A ruling by the European Union’s top court recognising same-sex marriages, even in EU countries where it is banned, is a landmark that reflects new attitudes to gay rights, the lawyer who led the case said on Tuesday.
In a case which has highlighted social differences between western Europe and a more conservative east, the European Court of Justice (ECJ) ruled that Romania must grant residence to the U.S. husband of a local man, even though the country does not itself permit same-sex marriage.
“It is a very clear statement that the court is moving the goal forward in terms of achieving equal rights for gay families,” said Jacquelyn MacLennan, partner at Brussels-based White and Case, which was the pro-bono legal team that represented the couple.
“What the court is doing is reflecting a change in social attitudes. It’s a very important evolution of EU law and it is not an overstatement to say that this is a landmark ruling,” she told the Thomson Reuters Foundation in a phone interview.
The court ruled on Tuesday that Romania must treat American, Clai Hamilton, as Adrian Coman’s spouse under EU law and accept the validity of their 2010 Belgian marriage.
The case arose because Hamilton’s right as a non-EU citizen to live in Romania permanently was dependent on his status as Coman’s spouse. Coman challenged a Romanian decision to limit Hamilton’s residence to a three-month visa, and a Romanian court referred the matter to the ECJ in Luxembourg.
Coman welcomed the ruling as a validation of their marriage.
“We can now look in the eyes of any public official in Romania and across the EU with certainty that our relationship is equally valuable and equally relevant for the purpose of free movement within the EU,” he said in a statement.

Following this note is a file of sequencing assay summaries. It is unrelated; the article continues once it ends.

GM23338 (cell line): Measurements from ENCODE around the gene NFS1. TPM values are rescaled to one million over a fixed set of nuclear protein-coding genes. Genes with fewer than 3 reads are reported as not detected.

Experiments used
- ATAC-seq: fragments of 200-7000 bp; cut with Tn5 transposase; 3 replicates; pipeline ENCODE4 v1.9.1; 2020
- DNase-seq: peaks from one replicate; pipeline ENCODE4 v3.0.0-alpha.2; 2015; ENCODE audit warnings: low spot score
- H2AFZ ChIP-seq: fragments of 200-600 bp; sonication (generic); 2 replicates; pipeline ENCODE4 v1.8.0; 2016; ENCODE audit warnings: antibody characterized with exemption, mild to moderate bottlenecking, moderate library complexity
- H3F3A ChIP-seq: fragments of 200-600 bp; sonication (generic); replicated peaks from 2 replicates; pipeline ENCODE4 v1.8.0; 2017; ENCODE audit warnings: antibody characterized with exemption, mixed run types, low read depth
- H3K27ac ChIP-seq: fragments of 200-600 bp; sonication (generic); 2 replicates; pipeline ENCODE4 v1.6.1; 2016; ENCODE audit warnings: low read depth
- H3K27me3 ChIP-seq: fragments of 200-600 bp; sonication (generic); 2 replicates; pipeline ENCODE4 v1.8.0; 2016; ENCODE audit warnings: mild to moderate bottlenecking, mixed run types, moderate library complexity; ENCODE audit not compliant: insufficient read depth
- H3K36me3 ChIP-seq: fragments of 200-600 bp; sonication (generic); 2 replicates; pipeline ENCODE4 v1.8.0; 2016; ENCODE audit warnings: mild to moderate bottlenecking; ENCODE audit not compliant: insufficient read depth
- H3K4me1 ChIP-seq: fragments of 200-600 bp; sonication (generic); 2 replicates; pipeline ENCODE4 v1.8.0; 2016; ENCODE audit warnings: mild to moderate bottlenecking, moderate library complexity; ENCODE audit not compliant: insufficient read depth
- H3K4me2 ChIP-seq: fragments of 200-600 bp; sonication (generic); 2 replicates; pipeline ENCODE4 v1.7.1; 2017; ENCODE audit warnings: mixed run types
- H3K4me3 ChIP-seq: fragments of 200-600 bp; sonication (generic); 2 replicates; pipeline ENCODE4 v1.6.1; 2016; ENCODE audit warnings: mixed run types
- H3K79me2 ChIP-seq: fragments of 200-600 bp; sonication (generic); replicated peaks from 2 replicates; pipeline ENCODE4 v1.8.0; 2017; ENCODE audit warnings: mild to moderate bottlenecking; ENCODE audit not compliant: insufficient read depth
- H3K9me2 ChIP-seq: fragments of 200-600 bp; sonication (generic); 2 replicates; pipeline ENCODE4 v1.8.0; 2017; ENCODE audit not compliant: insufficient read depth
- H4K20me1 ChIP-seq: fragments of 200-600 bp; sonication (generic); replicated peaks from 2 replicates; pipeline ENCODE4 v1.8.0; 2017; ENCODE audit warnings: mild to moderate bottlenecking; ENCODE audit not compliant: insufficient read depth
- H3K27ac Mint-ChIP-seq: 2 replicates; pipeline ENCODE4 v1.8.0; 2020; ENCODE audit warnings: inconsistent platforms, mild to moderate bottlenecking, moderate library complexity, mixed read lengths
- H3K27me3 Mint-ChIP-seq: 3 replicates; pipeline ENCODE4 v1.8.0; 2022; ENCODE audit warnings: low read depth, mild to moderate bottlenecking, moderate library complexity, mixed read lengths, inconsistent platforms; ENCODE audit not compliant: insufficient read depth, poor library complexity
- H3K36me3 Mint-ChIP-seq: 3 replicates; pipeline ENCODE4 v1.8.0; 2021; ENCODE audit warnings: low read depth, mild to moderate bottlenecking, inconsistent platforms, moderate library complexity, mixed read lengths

The case did not touch on the freedom of member states to set their own matrimony laws, although campaigners have called on Brussels to push states to legalise same-sex marriage as a fundamental human right. Rather, it upheld rights of EU citizens to move freely across the bloc along with their families.
“It will increase legal protection and certainty for same-sex couples – something that should not be underestimated,” said Arpi Avetisyan from the International Lesbian, Gay, Bisexual, Trans and Intersex Association (ILGA).
“This clarity will be felt not just by couples in Romania, but all over the EU, highlighting the power of strategic litigation and the enduring relevance of the EU and its laws in people’s lives,” said Avetisyan, a lawyer at the group’s European branch.
The European Commission insisted the ruling was not part of a push from Brussels to force same-sex marriages in the bloc.
The ruling comes amid a similar case in Hong Kong, where a British lesbian on Monday sued the director of immigration for denying her a spousal visa after her partner moved to the Chinese-ruled financial hub for work, even though they had entered into a civil partnership in Britain.
-Lin Taylor @linnytayls, Thomson Reuters Foundation